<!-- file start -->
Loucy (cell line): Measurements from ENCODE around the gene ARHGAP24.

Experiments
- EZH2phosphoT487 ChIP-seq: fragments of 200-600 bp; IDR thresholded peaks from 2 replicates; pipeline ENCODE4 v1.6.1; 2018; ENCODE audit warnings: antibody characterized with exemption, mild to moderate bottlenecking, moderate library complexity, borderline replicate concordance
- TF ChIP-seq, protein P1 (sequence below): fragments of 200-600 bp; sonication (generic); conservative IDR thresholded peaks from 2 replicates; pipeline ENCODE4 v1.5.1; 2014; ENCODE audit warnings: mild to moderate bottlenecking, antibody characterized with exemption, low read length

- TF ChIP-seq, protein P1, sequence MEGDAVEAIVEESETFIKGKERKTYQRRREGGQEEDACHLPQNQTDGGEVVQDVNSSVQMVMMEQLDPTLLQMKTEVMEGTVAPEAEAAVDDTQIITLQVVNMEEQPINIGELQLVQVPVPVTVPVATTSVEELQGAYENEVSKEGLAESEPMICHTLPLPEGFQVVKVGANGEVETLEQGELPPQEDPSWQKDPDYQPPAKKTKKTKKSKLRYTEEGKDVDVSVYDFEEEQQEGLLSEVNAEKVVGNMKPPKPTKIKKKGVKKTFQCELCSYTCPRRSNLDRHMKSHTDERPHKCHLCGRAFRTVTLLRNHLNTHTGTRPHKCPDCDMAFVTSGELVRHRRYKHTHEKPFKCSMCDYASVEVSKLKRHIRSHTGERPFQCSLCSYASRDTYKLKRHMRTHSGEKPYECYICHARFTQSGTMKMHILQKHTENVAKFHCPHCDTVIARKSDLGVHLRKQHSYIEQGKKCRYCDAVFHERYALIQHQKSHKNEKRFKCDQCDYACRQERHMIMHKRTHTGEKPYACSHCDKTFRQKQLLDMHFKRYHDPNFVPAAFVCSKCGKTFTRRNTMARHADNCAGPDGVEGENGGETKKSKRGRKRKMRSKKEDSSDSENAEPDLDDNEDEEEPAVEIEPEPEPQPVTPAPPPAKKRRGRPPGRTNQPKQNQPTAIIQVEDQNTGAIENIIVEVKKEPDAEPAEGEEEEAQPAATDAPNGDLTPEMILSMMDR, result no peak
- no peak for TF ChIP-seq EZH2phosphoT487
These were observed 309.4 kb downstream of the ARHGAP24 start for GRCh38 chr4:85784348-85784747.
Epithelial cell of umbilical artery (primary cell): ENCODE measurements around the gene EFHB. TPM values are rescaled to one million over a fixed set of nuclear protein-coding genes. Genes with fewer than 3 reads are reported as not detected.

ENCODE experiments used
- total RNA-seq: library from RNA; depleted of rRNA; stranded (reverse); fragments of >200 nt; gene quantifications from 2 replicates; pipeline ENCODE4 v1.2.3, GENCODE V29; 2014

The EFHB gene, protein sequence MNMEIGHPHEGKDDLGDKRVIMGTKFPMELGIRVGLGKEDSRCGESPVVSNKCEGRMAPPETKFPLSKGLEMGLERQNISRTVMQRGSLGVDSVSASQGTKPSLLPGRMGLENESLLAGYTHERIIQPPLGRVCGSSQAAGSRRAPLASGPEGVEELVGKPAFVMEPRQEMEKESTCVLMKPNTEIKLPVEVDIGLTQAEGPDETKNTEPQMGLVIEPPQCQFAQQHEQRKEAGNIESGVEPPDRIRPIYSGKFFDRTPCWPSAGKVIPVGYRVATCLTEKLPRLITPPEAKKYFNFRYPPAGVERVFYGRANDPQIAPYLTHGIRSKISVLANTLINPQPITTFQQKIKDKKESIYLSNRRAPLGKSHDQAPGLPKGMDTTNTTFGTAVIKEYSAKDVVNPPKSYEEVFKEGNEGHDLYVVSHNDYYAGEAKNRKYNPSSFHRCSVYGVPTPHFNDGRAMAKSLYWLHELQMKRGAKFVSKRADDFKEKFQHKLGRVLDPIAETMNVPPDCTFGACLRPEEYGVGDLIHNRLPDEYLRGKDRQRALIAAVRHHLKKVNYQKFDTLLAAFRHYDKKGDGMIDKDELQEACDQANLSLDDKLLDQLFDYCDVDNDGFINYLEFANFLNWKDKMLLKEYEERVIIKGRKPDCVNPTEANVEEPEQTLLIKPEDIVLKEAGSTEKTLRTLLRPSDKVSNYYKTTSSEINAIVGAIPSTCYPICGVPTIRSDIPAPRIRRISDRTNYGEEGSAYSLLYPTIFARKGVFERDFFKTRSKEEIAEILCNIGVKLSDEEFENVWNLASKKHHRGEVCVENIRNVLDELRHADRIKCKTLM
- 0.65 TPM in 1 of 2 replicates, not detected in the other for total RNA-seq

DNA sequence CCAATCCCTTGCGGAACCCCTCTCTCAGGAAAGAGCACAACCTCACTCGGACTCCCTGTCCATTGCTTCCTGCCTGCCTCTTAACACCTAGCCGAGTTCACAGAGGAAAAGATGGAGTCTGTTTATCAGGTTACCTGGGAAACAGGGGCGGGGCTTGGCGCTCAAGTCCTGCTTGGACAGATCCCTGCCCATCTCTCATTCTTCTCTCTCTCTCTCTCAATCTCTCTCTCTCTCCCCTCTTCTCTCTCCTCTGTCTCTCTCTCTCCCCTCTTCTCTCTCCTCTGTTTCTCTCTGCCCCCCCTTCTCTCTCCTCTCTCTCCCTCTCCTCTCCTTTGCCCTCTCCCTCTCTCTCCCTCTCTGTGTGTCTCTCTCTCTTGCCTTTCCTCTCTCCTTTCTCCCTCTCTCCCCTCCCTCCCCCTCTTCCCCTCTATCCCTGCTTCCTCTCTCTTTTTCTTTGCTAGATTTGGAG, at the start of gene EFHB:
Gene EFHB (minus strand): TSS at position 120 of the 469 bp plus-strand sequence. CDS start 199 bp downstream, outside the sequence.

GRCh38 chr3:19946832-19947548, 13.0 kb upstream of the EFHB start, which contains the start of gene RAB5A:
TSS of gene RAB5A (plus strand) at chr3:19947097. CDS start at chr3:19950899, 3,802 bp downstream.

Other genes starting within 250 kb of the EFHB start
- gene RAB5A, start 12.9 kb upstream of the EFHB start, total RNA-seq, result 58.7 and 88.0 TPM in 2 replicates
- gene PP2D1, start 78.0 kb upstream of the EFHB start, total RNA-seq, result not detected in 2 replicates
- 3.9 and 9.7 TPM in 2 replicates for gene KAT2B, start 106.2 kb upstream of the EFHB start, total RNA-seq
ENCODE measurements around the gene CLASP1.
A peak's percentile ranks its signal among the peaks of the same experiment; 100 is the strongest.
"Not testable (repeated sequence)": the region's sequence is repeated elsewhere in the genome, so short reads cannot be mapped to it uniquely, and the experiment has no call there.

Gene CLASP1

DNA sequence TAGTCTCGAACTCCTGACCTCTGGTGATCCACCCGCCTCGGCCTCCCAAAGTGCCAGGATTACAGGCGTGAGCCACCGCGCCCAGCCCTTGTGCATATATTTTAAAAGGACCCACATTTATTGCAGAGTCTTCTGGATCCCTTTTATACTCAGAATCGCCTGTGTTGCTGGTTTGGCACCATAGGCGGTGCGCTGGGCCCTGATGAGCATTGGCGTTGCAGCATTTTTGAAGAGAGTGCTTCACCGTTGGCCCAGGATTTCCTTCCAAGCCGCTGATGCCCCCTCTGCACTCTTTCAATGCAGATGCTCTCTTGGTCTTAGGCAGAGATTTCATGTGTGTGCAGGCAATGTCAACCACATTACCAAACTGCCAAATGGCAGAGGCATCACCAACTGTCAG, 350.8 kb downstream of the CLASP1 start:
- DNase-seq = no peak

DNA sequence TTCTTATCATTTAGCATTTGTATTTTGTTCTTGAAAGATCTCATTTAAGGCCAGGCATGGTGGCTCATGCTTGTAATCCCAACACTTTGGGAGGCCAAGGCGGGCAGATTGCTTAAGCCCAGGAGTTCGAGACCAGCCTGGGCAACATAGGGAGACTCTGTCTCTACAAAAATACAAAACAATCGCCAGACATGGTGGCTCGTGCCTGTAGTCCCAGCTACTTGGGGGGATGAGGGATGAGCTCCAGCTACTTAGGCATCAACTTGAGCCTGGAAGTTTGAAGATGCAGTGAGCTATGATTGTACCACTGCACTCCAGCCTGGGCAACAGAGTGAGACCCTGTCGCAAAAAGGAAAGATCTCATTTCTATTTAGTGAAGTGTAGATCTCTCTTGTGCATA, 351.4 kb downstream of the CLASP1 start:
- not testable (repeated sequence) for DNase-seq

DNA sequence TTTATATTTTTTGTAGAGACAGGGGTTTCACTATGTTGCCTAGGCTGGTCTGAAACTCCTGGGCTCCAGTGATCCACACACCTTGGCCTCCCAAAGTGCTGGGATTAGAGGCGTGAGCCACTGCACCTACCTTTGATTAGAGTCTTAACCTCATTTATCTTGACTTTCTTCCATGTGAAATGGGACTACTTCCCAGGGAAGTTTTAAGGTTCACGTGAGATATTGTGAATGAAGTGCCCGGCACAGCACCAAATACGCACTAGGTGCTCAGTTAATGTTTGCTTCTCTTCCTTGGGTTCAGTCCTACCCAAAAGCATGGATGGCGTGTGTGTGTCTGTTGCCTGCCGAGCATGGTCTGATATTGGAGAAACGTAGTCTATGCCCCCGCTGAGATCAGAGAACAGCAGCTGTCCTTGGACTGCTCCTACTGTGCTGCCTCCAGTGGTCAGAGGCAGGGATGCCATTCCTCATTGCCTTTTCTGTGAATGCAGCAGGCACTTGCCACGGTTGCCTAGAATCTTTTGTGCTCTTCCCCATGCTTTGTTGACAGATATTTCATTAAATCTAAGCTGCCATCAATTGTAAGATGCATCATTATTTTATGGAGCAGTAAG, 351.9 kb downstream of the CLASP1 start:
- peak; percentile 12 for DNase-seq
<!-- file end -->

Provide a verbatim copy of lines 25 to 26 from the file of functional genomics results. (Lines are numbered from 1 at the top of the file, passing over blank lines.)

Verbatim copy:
DNA sequence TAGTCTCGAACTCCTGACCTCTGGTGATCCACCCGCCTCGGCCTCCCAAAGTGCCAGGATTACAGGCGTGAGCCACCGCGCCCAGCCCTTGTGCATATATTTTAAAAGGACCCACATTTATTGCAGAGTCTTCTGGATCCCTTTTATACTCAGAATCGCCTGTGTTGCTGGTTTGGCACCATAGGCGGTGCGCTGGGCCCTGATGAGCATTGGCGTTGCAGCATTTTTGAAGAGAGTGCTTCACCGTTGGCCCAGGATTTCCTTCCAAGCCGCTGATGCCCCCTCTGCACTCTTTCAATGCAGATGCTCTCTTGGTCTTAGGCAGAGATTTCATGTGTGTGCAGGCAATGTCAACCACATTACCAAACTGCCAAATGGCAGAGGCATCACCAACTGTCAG, 350.8 kb downstream of the CLASP1 start:
- DNase-seq = no peak